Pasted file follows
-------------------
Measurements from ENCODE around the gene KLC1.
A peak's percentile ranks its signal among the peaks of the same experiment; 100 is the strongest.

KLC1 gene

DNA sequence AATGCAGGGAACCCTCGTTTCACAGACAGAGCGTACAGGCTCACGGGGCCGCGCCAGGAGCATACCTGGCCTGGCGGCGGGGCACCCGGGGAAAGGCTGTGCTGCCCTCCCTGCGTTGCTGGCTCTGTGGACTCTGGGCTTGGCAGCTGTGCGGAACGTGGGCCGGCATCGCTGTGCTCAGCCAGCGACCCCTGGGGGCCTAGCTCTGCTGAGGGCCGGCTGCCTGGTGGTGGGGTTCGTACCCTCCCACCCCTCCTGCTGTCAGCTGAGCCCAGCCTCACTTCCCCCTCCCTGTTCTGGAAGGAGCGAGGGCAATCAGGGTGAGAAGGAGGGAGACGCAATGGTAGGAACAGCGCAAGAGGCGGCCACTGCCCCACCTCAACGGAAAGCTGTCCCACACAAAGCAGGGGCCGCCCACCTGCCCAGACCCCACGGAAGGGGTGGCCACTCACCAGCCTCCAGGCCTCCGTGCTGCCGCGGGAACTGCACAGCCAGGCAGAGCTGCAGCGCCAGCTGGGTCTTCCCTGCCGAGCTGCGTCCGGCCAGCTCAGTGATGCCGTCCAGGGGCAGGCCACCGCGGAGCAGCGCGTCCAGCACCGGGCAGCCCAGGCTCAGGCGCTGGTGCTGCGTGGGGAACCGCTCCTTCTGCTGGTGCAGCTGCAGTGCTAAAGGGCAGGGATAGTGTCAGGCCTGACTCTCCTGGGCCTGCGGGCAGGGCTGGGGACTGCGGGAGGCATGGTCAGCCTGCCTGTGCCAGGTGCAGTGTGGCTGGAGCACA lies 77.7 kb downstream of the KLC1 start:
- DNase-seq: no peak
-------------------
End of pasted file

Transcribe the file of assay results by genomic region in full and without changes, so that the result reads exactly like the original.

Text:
Measurements from ENCODE around the gene KLC1.
A peak's percentile ranks its signal among the peaks of the same experiment; 100 is the strongest.

KLC1 gene

DNA sequence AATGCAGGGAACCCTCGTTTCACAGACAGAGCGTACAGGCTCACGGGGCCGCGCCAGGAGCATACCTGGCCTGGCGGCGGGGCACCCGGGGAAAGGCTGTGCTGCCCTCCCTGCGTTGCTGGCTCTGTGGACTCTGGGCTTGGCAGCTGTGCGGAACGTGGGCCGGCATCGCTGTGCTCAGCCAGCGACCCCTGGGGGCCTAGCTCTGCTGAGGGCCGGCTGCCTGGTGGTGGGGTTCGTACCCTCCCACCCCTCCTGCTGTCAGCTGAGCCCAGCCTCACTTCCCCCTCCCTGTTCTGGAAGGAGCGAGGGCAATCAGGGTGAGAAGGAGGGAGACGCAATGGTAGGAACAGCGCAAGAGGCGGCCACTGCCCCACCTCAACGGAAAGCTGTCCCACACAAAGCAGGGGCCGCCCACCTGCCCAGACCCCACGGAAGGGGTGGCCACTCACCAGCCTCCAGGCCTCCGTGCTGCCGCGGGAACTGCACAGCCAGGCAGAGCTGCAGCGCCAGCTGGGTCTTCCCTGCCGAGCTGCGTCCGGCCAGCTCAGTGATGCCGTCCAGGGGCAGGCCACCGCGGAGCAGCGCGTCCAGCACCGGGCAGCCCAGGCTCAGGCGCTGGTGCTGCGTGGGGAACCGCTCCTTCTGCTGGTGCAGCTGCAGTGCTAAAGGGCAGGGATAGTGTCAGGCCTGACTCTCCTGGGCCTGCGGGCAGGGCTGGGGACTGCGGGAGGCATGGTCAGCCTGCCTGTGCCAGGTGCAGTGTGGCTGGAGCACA lies 77.7 kb downstream of the KLC1 start:
- DNase-seq: no peak